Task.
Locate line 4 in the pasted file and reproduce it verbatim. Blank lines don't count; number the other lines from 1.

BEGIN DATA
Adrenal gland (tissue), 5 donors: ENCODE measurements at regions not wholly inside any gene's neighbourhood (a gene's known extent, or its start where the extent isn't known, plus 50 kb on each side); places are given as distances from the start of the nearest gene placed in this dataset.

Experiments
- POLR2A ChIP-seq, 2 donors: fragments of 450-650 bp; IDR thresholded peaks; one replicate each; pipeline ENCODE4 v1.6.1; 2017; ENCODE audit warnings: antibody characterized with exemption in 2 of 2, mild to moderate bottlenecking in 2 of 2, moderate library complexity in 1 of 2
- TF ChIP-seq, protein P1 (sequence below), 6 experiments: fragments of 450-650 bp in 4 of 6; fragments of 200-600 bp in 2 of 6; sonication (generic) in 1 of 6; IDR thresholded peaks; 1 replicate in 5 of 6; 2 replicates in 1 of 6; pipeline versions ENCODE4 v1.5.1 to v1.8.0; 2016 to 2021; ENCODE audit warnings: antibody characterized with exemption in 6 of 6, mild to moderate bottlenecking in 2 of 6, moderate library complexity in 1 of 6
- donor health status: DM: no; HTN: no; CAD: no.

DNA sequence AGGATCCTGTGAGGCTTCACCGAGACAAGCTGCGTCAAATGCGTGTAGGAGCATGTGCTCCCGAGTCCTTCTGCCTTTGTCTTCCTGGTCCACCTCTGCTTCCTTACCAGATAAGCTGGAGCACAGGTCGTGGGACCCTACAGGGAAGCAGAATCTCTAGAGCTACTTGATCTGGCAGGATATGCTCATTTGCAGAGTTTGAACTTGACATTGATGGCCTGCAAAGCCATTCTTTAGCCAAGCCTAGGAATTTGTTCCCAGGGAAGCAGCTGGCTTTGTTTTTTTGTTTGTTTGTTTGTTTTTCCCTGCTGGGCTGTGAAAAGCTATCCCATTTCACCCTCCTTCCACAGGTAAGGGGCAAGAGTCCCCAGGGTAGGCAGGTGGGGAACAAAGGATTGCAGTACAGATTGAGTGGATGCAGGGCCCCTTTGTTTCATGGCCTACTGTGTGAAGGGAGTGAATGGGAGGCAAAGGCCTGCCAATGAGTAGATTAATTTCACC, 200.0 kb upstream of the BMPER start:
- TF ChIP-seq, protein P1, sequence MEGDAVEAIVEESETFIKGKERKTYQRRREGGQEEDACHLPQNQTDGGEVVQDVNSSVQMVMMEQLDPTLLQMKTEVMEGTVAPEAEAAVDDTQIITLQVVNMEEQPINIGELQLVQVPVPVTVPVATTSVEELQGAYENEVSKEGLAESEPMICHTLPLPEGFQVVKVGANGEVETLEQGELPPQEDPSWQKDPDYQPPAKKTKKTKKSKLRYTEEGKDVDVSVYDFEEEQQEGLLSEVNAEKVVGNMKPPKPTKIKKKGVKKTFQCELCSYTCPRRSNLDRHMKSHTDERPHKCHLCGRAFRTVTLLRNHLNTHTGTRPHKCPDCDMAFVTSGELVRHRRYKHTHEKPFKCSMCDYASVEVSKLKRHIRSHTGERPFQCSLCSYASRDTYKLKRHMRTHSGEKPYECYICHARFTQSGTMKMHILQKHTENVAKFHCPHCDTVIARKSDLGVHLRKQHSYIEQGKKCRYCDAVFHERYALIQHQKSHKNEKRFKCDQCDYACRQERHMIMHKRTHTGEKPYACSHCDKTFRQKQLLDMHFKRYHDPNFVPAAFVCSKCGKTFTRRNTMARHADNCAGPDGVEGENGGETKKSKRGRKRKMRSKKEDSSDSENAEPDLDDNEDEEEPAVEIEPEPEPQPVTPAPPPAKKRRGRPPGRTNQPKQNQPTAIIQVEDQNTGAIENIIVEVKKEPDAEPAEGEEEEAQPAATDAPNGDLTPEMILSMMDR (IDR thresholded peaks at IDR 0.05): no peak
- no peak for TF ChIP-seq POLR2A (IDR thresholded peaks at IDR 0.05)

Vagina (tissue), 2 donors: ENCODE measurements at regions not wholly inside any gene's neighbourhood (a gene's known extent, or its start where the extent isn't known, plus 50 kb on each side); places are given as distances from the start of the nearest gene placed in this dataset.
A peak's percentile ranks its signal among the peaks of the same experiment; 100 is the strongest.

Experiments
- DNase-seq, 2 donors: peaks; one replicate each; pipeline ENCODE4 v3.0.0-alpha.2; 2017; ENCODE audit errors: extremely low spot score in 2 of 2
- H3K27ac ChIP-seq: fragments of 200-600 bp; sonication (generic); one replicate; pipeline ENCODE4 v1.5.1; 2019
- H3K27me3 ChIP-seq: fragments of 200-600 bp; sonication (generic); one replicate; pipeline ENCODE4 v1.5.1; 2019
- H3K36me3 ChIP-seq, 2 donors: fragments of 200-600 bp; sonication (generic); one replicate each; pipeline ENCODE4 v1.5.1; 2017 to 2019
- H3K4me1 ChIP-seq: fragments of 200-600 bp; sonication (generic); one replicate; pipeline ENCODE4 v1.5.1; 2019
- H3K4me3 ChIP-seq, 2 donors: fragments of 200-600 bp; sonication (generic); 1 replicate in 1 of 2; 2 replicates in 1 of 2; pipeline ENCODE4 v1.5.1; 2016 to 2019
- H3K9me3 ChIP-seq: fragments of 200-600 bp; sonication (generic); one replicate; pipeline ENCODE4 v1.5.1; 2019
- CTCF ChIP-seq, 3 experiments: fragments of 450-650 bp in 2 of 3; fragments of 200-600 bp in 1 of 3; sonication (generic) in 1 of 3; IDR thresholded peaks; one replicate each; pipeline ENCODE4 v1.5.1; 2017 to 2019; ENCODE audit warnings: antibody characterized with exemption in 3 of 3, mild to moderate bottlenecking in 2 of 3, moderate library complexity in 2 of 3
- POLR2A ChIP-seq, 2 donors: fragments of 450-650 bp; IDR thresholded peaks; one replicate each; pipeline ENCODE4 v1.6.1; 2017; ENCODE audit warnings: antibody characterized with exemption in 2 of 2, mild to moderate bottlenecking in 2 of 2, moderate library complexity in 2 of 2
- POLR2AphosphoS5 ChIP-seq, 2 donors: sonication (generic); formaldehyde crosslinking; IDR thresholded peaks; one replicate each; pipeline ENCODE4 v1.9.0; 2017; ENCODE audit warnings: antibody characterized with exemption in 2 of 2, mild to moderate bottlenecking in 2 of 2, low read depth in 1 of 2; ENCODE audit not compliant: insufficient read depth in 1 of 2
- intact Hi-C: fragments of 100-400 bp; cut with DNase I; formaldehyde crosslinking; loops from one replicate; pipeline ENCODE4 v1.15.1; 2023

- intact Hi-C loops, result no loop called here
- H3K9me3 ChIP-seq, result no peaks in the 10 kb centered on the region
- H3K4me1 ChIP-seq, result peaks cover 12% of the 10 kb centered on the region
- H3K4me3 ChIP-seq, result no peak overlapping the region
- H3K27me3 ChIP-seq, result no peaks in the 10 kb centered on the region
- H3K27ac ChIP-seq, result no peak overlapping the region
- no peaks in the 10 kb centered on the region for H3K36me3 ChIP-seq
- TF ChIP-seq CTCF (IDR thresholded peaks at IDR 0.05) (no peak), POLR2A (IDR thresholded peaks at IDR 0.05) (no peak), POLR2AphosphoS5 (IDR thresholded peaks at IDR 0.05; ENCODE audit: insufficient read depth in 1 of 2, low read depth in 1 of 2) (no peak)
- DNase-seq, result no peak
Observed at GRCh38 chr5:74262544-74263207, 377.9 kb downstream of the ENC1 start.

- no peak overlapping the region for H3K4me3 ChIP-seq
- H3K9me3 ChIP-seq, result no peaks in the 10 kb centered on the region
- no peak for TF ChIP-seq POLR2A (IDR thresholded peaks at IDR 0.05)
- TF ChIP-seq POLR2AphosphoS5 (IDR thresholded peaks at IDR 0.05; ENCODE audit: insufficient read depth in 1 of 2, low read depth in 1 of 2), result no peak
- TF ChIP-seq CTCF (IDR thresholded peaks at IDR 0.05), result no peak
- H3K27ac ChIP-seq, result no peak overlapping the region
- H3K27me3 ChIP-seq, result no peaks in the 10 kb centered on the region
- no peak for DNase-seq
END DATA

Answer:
- TF ChIP-seq, protein P1 (sequence below), 6 experiments: fragments of 450-650 bp in 4 of 6; fragments of 200-600 bp in 2 of 6; sonication (generic) in 1 of 6; IDR thresholded peaks; 1 replicate in 5 of 6; 2 replicates in 1 of 6; pipeline versions ENCODE4 v1.5.1 to v1.8.0; 2016 to 2021; ENCODE audit warnings: antibody characterized with exemption in 6 of 6, mild to moderate bottlenecking in 2 of 6, moderate library complexity in 1 of 6